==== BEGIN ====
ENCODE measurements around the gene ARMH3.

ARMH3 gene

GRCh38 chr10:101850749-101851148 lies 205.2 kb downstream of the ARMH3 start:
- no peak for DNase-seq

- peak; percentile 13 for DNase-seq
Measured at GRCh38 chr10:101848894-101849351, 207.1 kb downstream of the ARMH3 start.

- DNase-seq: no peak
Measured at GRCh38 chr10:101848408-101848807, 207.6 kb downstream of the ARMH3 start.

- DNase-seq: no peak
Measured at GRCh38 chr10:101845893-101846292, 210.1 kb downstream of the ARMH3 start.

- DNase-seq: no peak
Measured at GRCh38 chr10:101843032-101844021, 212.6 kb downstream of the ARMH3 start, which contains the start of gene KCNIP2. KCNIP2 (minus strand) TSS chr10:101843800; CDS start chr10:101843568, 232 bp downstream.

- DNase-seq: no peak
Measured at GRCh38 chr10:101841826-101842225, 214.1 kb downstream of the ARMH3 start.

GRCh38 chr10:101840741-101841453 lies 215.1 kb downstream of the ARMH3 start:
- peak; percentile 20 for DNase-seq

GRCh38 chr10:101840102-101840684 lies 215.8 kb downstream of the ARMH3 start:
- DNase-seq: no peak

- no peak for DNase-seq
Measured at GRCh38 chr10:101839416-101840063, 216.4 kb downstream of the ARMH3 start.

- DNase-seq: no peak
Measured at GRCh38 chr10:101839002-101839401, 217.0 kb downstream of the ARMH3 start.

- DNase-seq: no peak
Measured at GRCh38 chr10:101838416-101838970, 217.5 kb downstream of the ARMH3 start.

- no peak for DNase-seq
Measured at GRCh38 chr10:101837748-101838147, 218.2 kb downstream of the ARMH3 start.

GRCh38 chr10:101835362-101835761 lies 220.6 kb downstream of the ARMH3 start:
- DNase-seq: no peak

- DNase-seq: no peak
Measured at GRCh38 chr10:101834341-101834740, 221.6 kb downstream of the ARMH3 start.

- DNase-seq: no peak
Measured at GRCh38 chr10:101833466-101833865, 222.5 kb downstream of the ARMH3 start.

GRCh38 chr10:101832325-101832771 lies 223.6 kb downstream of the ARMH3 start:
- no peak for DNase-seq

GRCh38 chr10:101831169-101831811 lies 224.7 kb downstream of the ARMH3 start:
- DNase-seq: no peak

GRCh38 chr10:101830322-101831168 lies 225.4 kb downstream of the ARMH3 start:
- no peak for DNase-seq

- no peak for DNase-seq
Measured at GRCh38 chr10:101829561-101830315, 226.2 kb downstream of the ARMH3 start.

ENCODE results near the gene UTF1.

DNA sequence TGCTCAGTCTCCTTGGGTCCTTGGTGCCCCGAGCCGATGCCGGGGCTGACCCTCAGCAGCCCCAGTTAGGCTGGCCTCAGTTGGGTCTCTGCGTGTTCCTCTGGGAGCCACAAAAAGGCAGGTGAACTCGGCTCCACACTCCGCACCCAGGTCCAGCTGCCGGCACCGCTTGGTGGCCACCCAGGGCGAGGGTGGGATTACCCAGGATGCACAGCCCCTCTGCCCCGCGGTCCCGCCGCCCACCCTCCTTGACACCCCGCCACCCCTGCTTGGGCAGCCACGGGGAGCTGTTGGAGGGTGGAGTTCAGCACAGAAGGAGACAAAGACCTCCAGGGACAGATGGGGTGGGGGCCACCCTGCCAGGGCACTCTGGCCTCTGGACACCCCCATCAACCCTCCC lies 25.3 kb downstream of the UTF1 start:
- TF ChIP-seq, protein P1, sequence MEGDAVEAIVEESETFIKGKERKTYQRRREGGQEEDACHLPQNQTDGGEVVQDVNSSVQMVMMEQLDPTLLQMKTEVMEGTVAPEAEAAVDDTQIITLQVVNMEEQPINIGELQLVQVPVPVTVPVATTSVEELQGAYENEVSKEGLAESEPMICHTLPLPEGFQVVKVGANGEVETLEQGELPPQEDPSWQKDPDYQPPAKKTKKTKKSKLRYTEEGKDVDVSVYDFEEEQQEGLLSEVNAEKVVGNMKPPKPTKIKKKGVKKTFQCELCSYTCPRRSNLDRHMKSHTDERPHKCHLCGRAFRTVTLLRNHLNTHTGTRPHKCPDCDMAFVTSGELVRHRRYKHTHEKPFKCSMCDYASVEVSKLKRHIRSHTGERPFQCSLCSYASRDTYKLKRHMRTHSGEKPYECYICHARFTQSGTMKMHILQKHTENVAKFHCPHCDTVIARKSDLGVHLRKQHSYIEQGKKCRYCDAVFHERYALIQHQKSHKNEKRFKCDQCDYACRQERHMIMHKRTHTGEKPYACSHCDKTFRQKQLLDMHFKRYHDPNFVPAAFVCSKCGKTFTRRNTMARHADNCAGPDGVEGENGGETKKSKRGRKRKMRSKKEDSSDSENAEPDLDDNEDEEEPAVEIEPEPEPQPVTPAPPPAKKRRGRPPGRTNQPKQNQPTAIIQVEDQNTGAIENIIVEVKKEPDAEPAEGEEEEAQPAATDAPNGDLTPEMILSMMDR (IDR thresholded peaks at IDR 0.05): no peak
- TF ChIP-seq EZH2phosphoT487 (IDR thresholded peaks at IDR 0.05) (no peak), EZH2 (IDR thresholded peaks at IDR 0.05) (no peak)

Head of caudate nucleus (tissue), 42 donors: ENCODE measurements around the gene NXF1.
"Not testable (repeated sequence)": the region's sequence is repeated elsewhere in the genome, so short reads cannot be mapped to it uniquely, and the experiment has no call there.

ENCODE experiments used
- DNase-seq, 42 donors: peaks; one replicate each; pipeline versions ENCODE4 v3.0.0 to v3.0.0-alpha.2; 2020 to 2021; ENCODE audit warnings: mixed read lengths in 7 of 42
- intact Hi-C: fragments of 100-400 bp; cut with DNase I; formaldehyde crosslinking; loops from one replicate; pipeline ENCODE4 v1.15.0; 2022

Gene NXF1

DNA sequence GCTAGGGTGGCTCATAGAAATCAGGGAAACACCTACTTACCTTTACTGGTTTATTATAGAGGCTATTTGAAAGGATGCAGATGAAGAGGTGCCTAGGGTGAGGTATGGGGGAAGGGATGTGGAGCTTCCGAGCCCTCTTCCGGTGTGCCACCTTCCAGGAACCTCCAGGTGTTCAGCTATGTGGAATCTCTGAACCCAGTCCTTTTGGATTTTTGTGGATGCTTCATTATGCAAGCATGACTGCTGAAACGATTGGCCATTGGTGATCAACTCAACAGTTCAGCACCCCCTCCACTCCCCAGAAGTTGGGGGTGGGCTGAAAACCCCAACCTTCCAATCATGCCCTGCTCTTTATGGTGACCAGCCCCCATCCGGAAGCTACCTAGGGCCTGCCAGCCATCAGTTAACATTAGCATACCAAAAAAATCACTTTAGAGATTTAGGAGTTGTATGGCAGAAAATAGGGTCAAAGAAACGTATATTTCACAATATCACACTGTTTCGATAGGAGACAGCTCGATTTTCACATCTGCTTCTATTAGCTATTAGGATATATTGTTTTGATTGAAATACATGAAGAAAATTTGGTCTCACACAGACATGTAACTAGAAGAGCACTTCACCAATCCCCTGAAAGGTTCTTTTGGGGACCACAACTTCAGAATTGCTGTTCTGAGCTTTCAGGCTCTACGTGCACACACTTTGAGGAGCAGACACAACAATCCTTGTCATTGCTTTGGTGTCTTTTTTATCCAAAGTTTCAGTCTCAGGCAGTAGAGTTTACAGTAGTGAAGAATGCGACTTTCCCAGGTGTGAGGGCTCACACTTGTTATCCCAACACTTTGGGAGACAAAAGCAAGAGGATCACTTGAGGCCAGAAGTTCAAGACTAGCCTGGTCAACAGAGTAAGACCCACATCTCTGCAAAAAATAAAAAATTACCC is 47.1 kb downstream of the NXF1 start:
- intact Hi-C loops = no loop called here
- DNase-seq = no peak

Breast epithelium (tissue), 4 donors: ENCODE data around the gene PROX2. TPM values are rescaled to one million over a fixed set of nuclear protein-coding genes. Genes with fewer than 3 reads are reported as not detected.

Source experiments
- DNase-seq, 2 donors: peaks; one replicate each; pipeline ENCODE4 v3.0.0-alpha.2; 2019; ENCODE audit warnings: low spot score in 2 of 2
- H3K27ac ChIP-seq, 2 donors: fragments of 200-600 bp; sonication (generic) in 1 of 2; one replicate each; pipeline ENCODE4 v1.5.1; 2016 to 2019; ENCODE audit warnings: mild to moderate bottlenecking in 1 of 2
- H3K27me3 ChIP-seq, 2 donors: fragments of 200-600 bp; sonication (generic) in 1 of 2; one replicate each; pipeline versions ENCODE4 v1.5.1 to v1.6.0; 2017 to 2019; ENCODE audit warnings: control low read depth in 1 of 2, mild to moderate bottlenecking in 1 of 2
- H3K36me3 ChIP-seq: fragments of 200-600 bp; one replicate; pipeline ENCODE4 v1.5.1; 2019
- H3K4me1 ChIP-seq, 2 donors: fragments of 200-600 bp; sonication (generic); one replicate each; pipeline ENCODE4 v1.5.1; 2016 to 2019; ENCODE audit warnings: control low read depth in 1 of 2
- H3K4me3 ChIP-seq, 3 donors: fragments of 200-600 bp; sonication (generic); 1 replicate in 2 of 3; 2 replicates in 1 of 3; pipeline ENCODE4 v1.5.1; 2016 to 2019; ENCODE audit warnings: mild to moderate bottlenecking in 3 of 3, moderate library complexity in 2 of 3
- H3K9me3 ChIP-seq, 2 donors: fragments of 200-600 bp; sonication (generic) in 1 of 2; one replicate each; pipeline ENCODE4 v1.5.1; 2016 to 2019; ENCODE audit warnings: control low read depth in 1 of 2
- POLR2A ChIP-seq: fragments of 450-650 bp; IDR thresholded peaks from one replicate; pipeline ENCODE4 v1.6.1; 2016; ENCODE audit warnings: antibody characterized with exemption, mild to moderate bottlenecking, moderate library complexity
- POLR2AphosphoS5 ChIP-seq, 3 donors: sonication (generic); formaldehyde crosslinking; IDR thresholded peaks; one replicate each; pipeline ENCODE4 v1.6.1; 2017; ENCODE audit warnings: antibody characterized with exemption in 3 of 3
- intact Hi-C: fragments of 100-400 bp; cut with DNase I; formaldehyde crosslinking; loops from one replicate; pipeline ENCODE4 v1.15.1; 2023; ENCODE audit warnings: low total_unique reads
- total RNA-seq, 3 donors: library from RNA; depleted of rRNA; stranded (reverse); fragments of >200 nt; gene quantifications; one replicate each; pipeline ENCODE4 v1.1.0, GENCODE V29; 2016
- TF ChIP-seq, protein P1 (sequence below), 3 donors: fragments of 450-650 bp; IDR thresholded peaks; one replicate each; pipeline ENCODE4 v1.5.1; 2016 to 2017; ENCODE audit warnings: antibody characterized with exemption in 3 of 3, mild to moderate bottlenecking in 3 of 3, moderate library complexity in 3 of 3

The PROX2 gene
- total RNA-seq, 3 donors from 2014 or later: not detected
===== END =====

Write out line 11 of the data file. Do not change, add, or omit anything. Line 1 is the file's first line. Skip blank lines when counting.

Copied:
- DNase-seq: no peak